(1)
Corresponding pressure difference between fluid and wellbore is:
$$ \Delta P_{\text{a}} = P_{\text{a}} - P_{\text{w}} = \left( {P_{\text{po}} - P_{\text{w}} } \right)\frac{{R_{\text{a}} - R_{\text{w}} }}{{R_{\text{o}} - R_{\text{w}} }} = \frac{{\mu Q\ln \frac{{R_{\text{o}} }}{{R_{\text{w}} }}}}{2\pi kh}\frac{{R_{\text{a}} - R_{\text{w}} }}{{R_{\text{o}} - R_{\text{w}} }}. $$
(2)
For laboratory simulation, pressure difference can be expressed as:
$$ \Delta P^{\prime}_{\text{a}} = P^{\prime}_{\text{a}} - P^{\prime}_{\text{w}} = \frac{{\mu^{\prime}Q^{\prime}\ln \frac{{R^{\prime}_{\text{a}} }}{{R^{\prime}_{\text{w}} }}}}{{2\pi k^{\prime}h^{\prime}}}. $$
(3)
The ratio of these two pressures is:
$$ \frac{{\Delta P_{\text{a}} }}{{\Delta P^{\prime}_{\text{a}} }} = \frac{{P_{\text{a}} - P_{\text{w}} }}{{P^{\prime}_{\text{a}} - P^{\prime}_{\text{w}} }} = \frac{\mu }{{\mu^{\prime}}}\frac{\text{Q}}{{Q^{\prime}}}\frac{{k^{\prime}}}{k}\frac{{h^{\prime}}}{h}\frac{{\ln \frac{{R_{\text{o}} }}{{R_{\text{w}} }}}}{{\ln \frac{{R^{\prime}_{\text{a}} }}{{R^{\prime}_{\text{w}} }}}}\frac{{R_{\text{a}} - R_{\text{w}} }}{{R_{\text{o}} - R_{\text{w}} }}. $$
(4)
Let \( \Delta P^{\prime}_{\text{a}} = \Delta P_{\text{a}} \), we have:
$$ P^{\prime}_{\text{a}} = \left( {P_{\text{po}} - P_{\text{w}} } \right)\frac{{R_{\text{a}} - R_{\text{w}} }}{{R_{\text{o}} - R_{\text{w}} }} + P^{\prime}_{\text{w}} $$
(5)
Based on the above analysis, pressure gradients in these two conditions should be similar:
$$ \varpi_{\text{td}} = \frac{{\Delta P^{\prime}/\Delta r^{\prime}}}{\Delta P/\Delta r} \approx 1, $$
(6)
where pressure gradient in laboratory experiment is:\( \frac{{\Delta P^{\prime}}}{{\Delta r^{\prime}}} = \frac{{P^{\prime}_{\text{a}} - P^{\prime}_{\text{w}} }}{{R^{\prime}_{\text{a}} - R^{\prime}_{\text{w}} }}. \)
Gas flow rate in the field (gas passes through effective wellbore area) should be approximately similar to the gas flow rate in simulation experiment (gas passes through simulated wellbore area):
$$ \frac{{V_{\text{jb}} }}{{V^{\prime}_{\text{jb}} }} = \frac{{Q/2\pi R_{\text{w}} h}}{{Q^{\prime}/2\pi R^{\prime}_{\text{w}} h^{\prime}}}, $$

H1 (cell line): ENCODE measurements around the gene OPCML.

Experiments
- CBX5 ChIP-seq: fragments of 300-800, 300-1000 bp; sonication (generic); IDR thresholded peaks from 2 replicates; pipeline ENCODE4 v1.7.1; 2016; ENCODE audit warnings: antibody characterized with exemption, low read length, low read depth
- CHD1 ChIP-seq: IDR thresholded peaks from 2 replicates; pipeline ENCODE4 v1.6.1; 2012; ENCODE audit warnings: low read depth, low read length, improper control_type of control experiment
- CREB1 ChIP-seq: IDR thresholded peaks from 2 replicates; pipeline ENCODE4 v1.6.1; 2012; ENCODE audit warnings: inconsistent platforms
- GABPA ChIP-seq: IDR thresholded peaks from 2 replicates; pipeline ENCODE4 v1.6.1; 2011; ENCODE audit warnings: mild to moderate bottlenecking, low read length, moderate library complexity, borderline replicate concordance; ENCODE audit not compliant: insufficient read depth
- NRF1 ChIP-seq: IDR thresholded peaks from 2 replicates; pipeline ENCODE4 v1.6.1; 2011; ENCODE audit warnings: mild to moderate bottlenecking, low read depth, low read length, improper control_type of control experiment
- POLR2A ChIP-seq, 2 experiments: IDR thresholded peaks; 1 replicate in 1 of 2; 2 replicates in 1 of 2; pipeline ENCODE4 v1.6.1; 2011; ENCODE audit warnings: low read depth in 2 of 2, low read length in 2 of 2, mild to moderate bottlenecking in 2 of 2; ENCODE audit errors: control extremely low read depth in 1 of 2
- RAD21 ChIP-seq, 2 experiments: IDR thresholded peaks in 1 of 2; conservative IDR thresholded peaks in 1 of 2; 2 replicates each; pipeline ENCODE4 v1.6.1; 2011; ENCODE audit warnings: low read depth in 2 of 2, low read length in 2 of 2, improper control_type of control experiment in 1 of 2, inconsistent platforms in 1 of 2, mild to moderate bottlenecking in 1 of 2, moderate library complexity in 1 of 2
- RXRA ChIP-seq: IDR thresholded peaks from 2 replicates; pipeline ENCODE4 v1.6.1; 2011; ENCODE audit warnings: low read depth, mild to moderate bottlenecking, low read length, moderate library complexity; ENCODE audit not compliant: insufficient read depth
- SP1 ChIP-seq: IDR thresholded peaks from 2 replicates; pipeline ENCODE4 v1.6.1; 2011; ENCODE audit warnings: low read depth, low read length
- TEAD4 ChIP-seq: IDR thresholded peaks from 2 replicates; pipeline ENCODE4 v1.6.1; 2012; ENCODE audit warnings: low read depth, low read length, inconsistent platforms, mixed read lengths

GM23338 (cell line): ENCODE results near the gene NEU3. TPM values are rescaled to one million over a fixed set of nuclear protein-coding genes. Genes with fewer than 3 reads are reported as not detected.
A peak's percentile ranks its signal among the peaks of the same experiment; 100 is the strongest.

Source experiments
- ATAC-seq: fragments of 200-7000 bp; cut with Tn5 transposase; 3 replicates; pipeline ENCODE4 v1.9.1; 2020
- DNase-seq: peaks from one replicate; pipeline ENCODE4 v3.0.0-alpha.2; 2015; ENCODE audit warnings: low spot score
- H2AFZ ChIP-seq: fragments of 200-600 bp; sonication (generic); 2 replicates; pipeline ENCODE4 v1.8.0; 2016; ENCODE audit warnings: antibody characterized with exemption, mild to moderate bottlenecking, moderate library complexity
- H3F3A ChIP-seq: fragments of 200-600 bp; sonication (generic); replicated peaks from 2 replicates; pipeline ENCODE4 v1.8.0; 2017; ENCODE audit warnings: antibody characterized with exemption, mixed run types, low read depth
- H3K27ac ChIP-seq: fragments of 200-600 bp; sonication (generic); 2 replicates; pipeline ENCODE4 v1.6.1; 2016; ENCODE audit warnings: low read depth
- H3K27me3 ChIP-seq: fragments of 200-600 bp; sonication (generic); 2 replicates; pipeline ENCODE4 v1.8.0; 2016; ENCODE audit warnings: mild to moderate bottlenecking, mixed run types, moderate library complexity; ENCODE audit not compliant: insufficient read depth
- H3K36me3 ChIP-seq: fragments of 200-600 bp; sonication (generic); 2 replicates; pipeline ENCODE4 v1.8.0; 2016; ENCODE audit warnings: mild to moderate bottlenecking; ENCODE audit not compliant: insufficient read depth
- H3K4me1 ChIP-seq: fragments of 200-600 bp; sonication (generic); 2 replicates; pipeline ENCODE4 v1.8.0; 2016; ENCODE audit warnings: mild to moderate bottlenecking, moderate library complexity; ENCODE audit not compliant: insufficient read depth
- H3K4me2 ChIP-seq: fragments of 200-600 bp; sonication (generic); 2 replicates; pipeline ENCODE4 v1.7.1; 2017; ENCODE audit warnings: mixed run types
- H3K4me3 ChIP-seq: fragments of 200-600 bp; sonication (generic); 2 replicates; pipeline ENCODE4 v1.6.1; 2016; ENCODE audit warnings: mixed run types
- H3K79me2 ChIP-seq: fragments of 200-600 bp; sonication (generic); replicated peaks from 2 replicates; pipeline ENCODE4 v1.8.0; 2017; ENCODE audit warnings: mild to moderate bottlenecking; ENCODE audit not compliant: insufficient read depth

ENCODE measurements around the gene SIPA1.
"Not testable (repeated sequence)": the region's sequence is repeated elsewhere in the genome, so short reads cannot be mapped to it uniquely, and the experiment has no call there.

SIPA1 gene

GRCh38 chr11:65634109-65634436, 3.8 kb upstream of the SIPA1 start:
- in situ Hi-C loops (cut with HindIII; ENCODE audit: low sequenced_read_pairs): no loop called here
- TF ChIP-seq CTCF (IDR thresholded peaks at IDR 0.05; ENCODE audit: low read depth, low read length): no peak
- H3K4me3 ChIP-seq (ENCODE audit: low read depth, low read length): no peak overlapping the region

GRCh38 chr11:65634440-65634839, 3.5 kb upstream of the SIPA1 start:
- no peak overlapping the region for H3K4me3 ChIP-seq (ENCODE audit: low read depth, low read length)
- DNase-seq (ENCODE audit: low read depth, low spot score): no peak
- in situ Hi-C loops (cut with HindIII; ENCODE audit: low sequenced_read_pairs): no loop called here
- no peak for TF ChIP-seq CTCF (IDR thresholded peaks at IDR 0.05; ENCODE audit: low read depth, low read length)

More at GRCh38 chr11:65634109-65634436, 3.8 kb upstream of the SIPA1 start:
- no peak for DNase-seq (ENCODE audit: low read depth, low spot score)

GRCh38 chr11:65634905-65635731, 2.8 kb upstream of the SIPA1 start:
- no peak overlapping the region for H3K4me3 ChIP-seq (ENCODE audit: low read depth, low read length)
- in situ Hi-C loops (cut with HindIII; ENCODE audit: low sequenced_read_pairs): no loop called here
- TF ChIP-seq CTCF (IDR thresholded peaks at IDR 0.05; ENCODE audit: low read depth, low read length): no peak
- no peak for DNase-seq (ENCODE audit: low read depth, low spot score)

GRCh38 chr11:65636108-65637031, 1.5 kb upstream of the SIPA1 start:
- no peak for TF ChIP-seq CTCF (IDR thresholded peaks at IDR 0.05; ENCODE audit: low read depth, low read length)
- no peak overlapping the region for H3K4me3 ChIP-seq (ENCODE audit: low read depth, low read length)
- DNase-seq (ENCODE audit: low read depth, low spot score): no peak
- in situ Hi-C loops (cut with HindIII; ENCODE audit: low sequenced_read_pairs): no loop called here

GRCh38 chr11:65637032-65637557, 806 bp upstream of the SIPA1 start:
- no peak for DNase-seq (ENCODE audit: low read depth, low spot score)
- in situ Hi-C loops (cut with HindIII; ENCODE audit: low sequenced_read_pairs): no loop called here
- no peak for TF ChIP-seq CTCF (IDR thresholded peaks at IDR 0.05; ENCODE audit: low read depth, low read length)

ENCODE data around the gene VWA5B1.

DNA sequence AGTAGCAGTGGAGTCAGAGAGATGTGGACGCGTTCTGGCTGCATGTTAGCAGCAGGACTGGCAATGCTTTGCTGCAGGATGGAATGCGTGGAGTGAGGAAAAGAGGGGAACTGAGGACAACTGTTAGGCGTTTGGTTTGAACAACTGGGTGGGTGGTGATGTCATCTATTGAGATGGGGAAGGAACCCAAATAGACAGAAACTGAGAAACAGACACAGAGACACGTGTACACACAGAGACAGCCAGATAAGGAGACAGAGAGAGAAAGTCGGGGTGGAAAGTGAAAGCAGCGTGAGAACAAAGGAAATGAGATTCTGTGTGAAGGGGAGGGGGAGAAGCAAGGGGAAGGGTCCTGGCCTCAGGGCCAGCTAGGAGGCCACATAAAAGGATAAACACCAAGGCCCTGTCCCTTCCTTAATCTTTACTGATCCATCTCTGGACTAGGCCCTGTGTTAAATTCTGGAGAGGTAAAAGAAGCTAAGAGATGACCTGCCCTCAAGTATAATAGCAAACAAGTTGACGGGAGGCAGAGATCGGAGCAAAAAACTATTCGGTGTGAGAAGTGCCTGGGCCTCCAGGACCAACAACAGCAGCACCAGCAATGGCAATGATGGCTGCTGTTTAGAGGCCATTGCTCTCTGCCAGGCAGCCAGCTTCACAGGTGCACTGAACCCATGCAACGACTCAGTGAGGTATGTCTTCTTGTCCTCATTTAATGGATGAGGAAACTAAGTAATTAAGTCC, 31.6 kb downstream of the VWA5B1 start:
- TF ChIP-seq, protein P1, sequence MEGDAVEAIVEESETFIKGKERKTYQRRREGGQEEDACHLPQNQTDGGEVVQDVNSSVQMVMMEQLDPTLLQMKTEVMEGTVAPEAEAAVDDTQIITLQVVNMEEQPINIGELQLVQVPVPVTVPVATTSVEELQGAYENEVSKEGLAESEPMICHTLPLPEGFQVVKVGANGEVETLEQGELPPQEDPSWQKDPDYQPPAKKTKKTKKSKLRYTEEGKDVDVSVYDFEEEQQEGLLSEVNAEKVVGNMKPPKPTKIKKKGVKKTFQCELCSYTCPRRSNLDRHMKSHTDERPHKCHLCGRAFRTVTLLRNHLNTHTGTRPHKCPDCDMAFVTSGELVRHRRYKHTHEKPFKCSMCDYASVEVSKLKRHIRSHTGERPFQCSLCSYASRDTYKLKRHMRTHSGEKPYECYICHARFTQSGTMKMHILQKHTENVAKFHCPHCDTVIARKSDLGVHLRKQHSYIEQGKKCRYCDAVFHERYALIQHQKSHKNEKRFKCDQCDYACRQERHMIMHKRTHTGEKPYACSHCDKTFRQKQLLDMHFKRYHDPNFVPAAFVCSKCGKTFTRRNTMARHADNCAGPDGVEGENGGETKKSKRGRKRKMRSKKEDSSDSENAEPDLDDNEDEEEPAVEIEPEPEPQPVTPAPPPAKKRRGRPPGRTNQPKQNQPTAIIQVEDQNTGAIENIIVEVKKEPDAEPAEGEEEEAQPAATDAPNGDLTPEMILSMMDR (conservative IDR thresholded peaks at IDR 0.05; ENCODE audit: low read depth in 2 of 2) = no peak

(7)
where \( V_{\text{jb}} ,Q,R_{\text{w}} ,h \) are field gas flow rate, gas production, wellbore radius and effective reservoir thickness, respectively, \( V^{\prime}_{\text{jb}} ,Q^{\prime},R^{\prime}_{\text{w}} ,h^{\prime} \) are laboratory simulated gas flow rate, gas production, wellbore radius and effective reservoir thickness, respectively.

Let \( \frac{{V_{\text{jb}} }}{{V^{\prime}_{\text{jb}} }} = 1 \) and \( R^{\prime}_{\text{w}} = R_{\text{w}} . \)

Thus, \( \frac{h}{{h^{\prime}}} = \frac{Q}{{Q^{\prime}_{\text{w}} }}. \)

It is evident that gas flow rate (at wellbore) is controlled by effective reservoir thickness and gas production (Table 2).
Table 2

Determination of experimental gas flow rate and pressure gradient

Item

Wellbore radius (Rw, (mm)

Outer boundary (Ra, mm)

Effective reservoir thickness (mm)

Pressure gradient (MPa/m)

Gas flow rate (at wellbore, m/s)

Well Dabei 3

50.8

225

9,500

2.37

0.053

Experimental conditions

50.8

225

450

1.6–4

0.051–1.5

Experimental results and discussion

Sand control screens and their parameters

The most commonly used sand control screens in oilfields include slotted screen, wire wrapped screen and composite screen. Therefore, simulation experiments were conducted on these types of screens and their parameters are listed in Table 3.
Table 3

Experimental sand control screens and their parameters

Screen type

Schematic of screens and their structure

Parameters

Slotted screen

https://static-content.springer.com/image/art%3A10.1007%2Fs13202-012-0019-9/MediaObjects/13202_2012_19_Article_Figa_HTML.gif

Slot width (mm)

0.3

Slot length (mm)

60

Number of slots in a single line

20

Total number of slots

60

Slot configuration

Axially parallel

Slot geometry

Rectangle

Steel grade